Please use this identifier to cite or link to this item: http://hdl.handle.net/10077/28390
Title: Mon corps, mon capital. La bioéconomie et les nouvelles frontières du corps humain
Authors: Lafontaine, Céline
Keywords: Bodybioeconomybiocitizenshiphealthcapitalbiomedicalization
Issue Date: 2019
Publisher: EUT Edizioni Università di Trieste
Source: Lafontaine, Céline , ""Mon corps, mon capital. La bioéconomie et les nouvelles frontières du corps humain"", in "Etica & Politica / Ethics & Politics (2019) XXI/2", Trieste, EUT Edizioni Università di Trieste, 2019, pp. 77-88
Journal: Etica & Politica / Ethics & Politics 
Abstract: 
In a world tainted by the cult of perfect health and the biomedicalization of identity, the value
attributed to individual life appears to come increasingly from individuals’ capacity to maintain—
and even enhance—their biological “capital.” The valorization of “life itself” in the bioeconomy
fosters a representation of the body as capital. Stemming from the notion of human capital
developed by Gary Becker, the conception of the body as capital is dissociable from the
bioeconomy, the ultimate stage of globalized capitalism. Not only does the bioeconomy model
dictate all neoliberal politics in innovation and research implemented since the early 1980s, it is
redefining the very foundations of citizenship. Maintaining and extending health is therefore
seen as an investment that increases individuals’ social “value.” This concept of the body as
capital is evident in the development of private umbilical cord blood stem cell banks that
encourage parents to invest in their children’s biological capital. It also shows up in the
phenomenon of medical tourism. This article presents a theoretical analysis of the concept of
body capital via two phenomena: the development of private cord blood banks, medical tourism,
and translational medicine.In a world tainted by the cult of perfect health and the biomedicalization of identity, the value
attributed to individual life appears to come increasingly from individuals’ capacity to maintain—
and even enhance—their biological “capital.” The valorization of “life itself” in the bioeconomy
fosters a representation of the body as capital. Stemming from the notion of human capital
developed by Gary Becker, the conception of the body as capital is dissociable from the
bioeconomy, the ultimate stage of globalized capitalism. Not only does the bioeconomy model
dictate all neoliberal politics in innovation and research implemented since the early 1980s, it is
redefining the very foundations of citizenship. Maintaining and extending health is therefore
seen as an investment that increases individuals’ social “value.” This concept of the body as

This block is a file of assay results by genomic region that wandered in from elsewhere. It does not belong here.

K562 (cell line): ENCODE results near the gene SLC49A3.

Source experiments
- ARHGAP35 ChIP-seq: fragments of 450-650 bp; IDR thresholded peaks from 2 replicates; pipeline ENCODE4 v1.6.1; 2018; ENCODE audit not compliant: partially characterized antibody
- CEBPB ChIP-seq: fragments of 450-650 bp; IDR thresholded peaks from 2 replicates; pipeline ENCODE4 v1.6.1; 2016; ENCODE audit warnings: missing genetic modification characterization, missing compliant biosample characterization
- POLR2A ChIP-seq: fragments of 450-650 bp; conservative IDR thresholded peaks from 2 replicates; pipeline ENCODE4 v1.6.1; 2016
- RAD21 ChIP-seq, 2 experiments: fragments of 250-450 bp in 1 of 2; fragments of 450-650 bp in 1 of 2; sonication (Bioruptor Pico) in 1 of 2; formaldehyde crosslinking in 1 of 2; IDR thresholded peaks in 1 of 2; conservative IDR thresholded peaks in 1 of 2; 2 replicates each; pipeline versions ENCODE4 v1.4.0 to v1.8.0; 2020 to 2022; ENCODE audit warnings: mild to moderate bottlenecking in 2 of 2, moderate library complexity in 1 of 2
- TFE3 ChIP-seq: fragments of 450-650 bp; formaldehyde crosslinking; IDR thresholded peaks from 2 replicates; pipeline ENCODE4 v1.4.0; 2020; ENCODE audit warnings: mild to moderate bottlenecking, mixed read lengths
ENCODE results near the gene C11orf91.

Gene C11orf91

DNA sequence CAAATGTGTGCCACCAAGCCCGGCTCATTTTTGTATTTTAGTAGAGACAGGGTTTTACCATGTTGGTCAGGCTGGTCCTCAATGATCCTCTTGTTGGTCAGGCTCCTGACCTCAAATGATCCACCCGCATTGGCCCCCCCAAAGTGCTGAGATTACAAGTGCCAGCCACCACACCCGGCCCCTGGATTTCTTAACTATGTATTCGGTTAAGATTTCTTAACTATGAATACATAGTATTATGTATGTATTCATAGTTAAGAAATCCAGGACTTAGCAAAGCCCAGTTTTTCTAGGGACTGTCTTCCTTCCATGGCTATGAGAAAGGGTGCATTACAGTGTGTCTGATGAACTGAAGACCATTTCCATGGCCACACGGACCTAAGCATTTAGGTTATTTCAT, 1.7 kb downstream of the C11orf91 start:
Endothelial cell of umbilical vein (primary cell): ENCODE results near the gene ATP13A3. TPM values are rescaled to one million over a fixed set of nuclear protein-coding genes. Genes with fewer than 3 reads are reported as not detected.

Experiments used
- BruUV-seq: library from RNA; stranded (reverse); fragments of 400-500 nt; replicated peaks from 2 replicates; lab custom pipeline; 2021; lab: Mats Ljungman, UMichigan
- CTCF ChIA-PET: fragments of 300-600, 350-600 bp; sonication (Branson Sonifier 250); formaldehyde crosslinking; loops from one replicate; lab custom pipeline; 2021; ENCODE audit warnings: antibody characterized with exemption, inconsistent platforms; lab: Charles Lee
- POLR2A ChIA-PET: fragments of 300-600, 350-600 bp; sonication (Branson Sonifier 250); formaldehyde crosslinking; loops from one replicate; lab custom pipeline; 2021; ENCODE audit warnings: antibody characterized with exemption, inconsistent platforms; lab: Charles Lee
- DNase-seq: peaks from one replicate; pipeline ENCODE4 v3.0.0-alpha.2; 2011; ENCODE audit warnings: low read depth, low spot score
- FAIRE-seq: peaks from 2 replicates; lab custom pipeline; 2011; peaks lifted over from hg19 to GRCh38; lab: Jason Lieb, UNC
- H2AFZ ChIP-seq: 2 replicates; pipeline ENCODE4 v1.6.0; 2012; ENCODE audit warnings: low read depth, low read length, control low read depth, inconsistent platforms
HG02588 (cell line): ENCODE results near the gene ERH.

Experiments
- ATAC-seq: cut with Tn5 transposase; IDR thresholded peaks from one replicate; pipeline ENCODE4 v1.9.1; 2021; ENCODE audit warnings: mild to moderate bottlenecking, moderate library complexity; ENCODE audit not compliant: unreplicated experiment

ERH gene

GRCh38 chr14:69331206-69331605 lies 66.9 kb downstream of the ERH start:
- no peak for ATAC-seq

capital is evident in the development of private umbilical cord blood stem cell banks that
encourage parents to invest in their children’s biological capital. It also shows up in the
phenomenon of medical tourism. This article presents a theoretical analysis of the concept of
body capital via two phenomena: the development of private cord blood banks, medical tourism,
and translational medicine.In a world tainted by the cult of perfect health and the biomedicalization of identity, the value
attributed to individual life appears to come increasingly from individuals’ capacity to maintain—
and even enhance—their biological “capital.” The valorization of “life itself” in the bioeconomy
fosters a representation of the body as capital. Stemming from the notion of human capital
developed by Gary Becker, the conception of the body as capital is dissociable from the
bioeconomy, the ultimate stage of globalized capitalism. Not only does the bioeconomy model
dictate all neoliberal politics in innovation and research implemented since the early 1980s, it is
redefining the very foundations of citizenship. Maintaining and extending health is therefore
seen as an investment that increases individuals’ social “value.” This concept of the body as
capital is evident in the development of private umbilical cord blood stem cell banks that
encourage parents to invest in their children’s biological capital. It also shows up in the
phenomenon of medical tourism. This article presents a theoretical analysis of the concept of
body capital via two phenomena: the development of private cord blood banks, medical tourism,
and translational medicine.
Type: Article
URI: http://hdl.handle.net/10077/28390
ISSN: 1825-5167
DOI: 10.13137/1825-5167/28390
Rights: Attribution-NonCommercial-NoDerivatives 4.0 Internazionale
Appears in Collections:Etica & Politica / Ethics & Politics (2019) XXI/2

Files in This Item:
File Description SizeFormat
5_EP2019_2.pdf132.56 kBAdobe PDFThumbnail
View/Open
Show full item record


CORE Recommender

Page view(s)

228
checked on Aug 16, 2022

Download(s)

102
checked on Aug 16, 2022

Google ScholarTM

Check

Altmetric

Altmetric


This item is licensed under a Creative Commons License Creative Commons